Working World: Careers in International Education, Exchange, and Development

By Sherry L. Muller; Mark Overmann | Go to book overview

Introduction
Idealists Preferred

For most of our adult lives, we spend more time at our workplaces than in our own homes. Pursuing a career means making a series of choices that determine what we do with most of our waking hours. Inevitably, each choice we make exacts a price. The key is to be as aware as we can possibly be—up front—of the trade-offs our choices generate.

Some people can be quite comfortable working within the large, elaborately structured bureaucracy of a government department or multinational organization. Others feel much more at home in a smaller, lessstructured nonprofit organization. For some, with pressing student loans or a family to support, financial compensation is a primary concern. For others, salary and benefits are trumped by additional considerations. There are no right or wrong answers here—-just the awareness that a job search requires engaging in serious reflection, knowing your preferences and predilections, and understanding the circumstances in which you do your best work.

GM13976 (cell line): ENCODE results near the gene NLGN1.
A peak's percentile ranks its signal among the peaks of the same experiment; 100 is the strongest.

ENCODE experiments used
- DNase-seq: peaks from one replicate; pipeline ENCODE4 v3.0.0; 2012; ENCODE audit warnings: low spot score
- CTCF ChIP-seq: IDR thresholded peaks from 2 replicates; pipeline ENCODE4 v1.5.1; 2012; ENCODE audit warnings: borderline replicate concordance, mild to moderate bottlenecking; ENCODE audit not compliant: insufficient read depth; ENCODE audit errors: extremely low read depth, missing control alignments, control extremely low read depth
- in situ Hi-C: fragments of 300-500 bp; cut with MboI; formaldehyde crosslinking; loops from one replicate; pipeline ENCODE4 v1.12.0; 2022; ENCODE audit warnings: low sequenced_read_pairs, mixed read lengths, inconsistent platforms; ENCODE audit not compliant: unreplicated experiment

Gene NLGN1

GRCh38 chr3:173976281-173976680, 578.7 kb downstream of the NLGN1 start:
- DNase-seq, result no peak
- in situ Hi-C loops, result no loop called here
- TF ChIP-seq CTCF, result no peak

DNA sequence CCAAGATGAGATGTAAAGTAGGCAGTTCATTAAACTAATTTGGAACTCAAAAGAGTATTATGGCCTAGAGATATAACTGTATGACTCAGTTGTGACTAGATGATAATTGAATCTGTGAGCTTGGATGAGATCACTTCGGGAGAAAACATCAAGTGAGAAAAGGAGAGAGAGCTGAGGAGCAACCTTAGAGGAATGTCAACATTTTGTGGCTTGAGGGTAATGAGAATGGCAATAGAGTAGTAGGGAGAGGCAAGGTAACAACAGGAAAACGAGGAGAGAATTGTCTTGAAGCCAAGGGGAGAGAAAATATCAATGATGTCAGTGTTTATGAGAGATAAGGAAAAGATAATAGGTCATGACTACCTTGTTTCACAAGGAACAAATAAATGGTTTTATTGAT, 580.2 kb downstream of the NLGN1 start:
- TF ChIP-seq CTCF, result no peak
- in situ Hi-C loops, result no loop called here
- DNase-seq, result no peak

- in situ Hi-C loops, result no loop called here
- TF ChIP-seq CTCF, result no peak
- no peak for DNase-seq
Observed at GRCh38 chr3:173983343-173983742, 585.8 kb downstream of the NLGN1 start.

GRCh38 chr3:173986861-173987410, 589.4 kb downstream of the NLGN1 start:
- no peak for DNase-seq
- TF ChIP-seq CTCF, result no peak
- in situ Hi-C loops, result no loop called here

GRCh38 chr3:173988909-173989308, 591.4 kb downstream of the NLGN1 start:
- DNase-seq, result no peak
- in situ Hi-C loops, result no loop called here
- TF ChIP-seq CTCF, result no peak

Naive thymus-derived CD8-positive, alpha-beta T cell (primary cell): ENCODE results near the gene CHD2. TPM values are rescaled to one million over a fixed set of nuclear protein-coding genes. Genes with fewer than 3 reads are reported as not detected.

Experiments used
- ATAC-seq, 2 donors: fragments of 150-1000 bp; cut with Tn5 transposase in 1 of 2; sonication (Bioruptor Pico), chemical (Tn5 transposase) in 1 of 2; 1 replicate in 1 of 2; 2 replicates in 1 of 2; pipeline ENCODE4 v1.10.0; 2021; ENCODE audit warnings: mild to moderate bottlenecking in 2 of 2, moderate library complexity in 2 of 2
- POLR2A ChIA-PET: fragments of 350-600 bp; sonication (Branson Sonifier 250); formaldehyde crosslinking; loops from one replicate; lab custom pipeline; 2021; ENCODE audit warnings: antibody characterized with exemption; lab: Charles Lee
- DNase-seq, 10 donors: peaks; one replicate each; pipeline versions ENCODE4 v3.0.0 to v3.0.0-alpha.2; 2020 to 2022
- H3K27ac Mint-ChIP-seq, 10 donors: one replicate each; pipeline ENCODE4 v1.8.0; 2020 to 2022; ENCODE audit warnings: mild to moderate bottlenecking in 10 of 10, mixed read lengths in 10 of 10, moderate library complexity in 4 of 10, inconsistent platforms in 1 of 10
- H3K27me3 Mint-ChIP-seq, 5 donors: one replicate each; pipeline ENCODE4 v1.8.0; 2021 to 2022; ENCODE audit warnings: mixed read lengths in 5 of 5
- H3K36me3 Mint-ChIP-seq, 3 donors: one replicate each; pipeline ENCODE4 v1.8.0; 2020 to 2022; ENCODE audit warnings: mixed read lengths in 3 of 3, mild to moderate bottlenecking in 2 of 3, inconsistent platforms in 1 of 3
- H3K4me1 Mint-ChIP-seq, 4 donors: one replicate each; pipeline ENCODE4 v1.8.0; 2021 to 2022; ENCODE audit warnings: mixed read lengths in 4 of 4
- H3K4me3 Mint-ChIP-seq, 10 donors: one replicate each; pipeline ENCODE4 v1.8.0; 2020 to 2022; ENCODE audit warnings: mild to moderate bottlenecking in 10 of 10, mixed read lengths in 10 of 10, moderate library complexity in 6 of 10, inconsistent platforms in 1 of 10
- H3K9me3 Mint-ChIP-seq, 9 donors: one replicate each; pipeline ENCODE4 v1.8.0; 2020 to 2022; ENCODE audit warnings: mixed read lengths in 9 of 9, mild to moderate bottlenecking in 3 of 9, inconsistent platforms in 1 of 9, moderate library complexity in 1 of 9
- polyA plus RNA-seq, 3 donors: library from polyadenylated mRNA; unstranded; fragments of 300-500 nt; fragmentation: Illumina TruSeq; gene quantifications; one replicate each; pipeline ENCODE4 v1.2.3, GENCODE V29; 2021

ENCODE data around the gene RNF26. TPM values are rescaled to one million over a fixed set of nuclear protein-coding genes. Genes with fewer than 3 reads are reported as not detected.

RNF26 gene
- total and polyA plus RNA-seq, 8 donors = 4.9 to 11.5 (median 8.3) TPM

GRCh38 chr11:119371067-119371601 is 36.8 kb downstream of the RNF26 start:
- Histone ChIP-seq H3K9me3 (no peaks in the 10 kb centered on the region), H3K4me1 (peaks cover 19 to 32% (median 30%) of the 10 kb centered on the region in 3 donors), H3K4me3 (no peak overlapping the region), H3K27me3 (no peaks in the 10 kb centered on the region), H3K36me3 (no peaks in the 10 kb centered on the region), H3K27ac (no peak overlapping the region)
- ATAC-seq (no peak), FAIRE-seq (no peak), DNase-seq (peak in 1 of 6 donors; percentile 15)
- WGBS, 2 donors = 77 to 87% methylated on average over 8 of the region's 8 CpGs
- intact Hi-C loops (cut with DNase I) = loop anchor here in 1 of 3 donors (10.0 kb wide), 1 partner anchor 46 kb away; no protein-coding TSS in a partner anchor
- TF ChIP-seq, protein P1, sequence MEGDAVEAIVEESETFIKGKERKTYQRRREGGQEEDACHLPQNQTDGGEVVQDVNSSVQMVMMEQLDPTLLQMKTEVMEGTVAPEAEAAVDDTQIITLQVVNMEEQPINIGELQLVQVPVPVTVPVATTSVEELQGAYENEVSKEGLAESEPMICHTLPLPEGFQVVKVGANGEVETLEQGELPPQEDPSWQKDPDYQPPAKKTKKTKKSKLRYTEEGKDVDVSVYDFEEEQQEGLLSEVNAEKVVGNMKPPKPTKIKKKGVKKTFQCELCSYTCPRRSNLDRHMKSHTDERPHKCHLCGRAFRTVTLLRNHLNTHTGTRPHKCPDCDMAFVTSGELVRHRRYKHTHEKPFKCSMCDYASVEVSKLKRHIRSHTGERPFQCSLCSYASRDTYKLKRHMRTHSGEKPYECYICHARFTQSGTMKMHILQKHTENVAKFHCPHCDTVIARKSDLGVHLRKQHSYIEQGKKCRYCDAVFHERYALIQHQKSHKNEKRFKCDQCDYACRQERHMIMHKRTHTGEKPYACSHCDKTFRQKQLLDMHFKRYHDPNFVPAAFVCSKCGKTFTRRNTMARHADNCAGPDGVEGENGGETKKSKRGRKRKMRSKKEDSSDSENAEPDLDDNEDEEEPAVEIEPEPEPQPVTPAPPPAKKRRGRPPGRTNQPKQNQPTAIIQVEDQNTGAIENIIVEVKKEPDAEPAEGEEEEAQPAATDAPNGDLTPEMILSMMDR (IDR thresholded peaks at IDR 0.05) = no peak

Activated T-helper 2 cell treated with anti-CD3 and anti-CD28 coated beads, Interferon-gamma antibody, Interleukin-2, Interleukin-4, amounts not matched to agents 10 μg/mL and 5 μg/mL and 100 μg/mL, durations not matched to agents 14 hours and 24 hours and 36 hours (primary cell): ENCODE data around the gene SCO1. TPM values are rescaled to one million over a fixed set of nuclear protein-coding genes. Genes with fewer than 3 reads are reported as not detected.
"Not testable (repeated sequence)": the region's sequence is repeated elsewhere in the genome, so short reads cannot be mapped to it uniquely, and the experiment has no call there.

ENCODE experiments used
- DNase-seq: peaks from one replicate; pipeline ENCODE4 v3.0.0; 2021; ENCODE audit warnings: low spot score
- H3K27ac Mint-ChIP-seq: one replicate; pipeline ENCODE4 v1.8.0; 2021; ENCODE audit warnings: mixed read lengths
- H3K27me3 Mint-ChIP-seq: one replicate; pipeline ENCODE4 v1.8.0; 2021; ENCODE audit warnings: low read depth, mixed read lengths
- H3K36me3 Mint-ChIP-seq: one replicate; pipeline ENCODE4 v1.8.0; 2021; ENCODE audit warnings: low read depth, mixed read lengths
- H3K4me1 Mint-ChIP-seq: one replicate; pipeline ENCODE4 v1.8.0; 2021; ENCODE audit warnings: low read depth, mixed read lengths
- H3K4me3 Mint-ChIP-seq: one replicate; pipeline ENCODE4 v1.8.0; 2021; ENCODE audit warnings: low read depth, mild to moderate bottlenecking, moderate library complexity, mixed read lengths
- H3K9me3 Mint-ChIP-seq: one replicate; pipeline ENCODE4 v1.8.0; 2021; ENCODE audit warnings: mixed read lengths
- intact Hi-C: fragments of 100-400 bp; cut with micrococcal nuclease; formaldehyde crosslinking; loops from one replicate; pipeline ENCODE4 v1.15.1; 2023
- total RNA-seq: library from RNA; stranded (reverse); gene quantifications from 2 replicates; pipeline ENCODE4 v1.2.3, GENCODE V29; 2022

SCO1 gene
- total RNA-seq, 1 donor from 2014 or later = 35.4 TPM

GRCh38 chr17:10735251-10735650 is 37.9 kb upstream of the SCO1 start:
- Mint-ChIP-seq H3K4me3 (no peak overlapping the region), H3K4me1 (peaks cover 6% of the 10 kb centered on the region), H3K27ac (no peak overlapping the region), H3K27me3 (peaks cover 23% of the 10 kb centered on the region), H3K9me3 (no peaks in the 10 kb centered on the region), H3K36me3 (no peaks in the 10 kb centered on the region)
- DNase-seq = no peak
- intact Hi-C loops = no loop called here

The purpose of this book is to equip you to make good choices. Whether searching for that first entry-level job, making a midcareer change, or considering postretirement employment, it is vital that you make conscious choices and consider carefully the wide array of options within the fields of international education, exchange, and development.


PARAMETERS OF THE FIELDS

As the distinction between “domestic” and “international” becomes increasingly anachronistic, a precise definition of what constitutes a career in these fields is elusive. The fields are amorphous, constantly changing, resettling, then shifting again. The basic assumption of this book is that international education, exchange, and development involve moving

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